BACHMANN COACH/COMBINE KITS
BY DEAN LOWE
I MUST ADMIT, I have had my eye out for a coach appropriate for Colorado narrow gauge railroading. Yes, I know LGB (in 1:22.5 scale) and Delton/Caledonia Express (in 1:24 scale) have offered passenger cars for years, but I prefer the "bullnose" roof design typical of so many Denver & Rio Grande and Colorado & Southern cars.
Even though I model in 1:22.5 scale, when Bachmann first introduced its passenger cars in that scale as ready-to-run models I paid little attention. I guess that was mainly because they came in standard gauge road names and paint schemes. Then Bachmann came out with the new, inexpensive "G-Kits". I took a closer look and the first thing I noticed was the roof. The "bullnose" overhang with its nice downward curve hit the "bullseye" for me. Also the cars are 1 5/8 inches, or almost 3 scale feet, longer than LGB's. That may not sound like much but it is enough to make the car look lower and to accentuate its narrow gauge character.
NOTES ON BUILDING THE KITS
Two things concerned me when I opened the first box. It had no instructions; just a parts list and an exploded view. Also the plastic coach body seemed very thin and flimsy. As it turned out, neither was a problem:
The only difficult part of the assembly is the battery powered lighting system. Everything else goes together without the need for instructions. Since I have never liked fooling with batteries, I just discarded most of the Bachmann lighting components and wired the bulbs to run on track power. That was extremely easy because Bachmann's trucks are nearly an exact copy of LGB's coach trucks, including the bosses to accept LGB 3019/3 lighting brushes. All I did was slip on a set of brushes, solder a pair of leads to the brush housings, and connect the leads to the Bachmann bulb socket leads. I replaced the plastic wheels with a pair of my metal wheelsets and, voila, light!
My worries about the car's apparent flimsiness were flimsier than the car. When you screw together the floor, seats, body, and roof, the car is actually very sturdy. As a matter of fact, when I cut two combines in half to make the double door baggage car, the thin walls were actually an advantage; they made the cutting much easier.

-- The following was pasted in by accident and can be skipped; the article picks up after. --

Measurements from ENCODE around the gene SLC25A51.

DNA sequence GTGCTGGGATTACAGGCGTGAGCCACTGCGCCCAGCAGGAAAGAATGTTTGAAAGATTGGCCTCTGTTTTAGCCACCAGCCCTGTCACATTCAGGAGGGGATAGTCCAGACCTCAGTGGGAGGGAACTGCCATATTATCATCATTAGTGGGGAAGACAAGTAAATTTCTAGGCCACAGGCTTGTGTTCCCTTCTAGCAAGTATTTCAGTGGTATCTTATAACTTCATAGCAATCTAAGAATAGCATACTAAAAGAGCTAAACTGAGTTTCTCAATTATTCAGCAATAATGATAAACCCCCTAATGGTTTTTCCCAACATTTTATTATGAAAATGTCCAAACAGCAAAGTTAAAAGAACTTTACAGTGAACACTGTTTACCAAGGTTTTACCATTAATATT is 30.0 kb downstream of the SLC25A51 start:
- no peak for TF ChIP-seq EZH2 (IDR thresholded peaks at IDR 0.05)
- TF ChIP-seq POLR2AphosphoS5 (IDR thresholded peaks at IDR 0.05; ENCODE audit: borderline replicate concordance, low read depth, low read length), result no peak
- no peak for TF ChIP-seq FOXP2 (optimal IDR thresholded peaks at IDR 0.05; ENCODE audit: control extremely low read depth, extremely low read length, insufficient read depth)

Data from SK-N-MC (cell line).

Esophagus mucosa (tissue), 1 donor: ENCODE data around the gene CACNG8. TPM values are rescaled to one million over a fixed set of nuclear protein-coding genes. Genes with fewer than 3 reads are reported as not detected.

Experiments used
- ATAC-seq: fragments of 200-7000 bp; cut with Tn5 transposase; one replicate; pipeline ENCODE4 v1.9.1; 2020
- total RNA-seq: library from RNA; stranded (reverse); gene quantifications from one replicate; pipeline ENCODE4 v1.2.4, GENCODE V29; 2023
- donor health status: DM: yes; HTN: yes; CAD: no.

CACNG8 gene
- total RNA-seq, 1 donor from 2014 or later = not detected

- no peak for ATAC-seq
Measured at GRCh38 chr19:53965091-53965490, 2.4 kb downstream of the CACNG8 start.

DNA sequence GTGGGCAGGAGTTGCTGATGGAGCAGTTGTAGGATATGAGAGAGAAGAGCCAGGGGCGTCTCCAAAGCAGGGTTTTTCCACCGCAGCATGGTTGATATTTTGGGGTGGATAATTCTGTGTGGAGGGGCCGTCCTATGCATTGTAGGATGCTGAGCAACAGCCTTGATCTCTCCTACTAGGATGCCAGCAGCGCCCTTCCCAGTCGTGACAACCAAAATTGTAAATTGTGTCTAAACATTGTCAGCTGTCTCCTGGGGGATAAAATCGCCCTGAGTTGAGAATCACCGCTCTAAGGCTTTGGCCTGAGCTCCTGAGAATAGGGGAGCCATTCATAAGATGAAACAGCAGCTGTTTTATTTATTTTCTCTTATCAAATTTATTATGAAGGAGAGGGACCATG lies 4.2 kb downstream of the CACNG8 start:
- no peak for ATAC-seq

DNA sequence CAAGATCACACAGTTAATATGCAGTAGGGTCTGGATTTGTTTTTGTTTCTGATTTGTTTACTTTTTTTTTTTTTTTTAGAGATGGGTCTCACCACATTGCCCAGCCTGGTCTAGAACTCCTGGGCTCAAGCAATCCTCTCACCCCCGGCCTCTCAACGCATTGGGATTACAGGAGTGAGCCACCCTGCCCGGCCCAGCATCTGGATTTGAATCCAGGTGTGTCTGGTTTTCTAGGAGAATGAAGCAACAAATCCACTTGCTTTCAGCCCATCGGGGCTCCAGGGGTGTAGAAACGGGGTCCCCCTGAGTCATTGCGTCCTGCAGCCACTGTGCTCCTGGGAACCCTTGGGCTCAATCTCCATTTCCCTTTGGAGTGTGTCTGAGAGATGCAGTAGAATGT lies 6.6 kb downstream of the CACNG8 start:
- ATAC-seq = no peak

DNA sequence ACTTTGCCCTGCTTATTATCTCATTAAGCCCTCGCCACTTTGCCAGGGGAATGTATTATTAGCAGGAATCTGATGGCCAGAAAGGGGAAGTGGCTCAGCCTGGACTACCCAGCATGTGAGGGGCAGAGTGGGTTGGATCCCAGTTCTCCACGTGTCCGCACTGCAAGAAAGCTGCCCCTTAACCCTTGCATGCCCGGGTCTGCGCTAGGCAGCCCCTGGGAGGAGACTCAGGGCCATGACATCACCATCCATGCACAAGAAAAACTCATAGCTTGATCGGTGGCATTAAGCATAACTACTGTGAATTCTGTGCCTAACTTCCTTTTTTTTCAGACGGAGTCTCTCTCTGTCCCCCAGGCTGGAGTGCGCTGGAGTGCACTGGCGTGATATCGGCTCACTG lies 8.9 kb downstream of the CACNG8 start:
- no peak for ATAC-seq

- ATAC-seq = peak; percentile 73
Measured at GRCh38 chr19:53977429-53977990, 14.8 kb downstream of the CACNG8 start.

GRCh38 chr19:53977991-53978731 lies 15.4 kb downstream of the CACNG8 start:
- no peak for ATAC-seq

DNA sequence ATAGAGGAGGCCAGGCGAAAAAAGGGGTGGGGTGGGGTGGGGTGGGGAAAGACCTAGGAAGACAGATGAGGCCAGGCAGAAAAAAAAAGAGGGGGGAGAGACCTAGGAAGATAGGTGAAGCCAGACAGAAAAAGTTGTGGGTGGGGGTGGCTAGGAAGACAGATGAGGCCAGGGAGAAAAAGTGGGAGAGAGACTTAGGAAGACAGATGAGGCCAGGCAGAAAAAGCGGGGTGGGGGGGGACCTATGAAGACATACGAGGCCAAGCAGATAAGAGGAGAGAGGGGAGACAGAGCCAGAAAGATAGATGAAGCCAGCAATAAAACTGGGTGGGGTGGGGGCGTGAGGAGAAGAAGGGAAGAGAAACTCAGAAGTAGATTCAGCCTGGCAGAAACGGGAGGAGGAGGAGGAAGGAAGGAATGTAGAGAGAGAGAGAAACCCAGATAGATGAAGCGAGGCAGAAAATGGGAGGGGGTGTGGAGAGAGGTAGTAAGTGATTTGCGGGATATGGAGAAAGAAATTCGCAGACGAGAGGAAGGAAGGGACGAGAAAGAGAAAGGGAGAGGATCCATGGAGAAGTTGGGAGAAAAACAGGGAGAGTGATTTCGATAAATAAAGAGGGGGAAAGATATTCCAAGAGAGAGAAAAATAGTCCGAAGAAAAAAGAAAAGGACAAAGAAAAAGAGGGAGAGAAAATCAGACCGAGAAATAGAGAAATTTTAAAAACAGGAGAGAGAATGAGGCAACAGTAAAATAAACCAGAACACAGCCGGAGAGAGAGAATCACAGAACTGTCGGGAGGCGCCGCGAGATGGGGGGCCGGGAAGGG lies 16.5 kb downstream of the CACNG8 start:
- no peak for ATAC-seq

The kits come with both hook/loop and Bachmann knuckle couplers. I used USA Trains' knuckle couplers to match the rest of my cars. When I mounted them, I drilled a hole 1/4-inch closer to the knuckle. That brings the coupled coaches half an inch closer together.
DETAILS, PAINT, AND LETTERING
My next change was to replace Bachmann's plastic parts with the metal end rail detail kits from Phoenix Scale Miniatures. They are very clean English pewter castings and add much durability and appearance. I sprayed those parts, and the L-shaped plastic handrails Bachmann supplies for the car ends, with Krylon Semi-Flat Black before I installed them.
I replaced the kit's plastic roof hardware with Ozark Miniatures' OM-30 roof vents and smoke jacks.
I also prefer clear "glass" in the clerestory windows, so I replaced the crinkled, pink material in the kit with strips of .010-inch thick clear styrene. I glued it in place with CA (superglue) and "frosted" it with a shot of Testor's Dullcote.
I painted my coaches with Floquil colors: Pullman Green for the bodies, Rail Brown for the seats, and Grimy Black for the roofs. I airbrushed Engine Black on the end platforms, and lightly misted some on the roofs to represent soot. On the end coach, I added Tomar Industries' marker lights and drumhead for a nice touch.
If you are modeling Rio Grande or C&S coaches, OR's art director, Larry Larsen, now offers excellent new dry transfer sets. I have used both and they are perfect reproductions of each prototype. They go on effortlessly and the price is very reasonable. That's all there was to it. For very little expense I put together a beautiful trio of nicely detailed coaches. But regardless of price, I prefer their appearance to any cars currently available.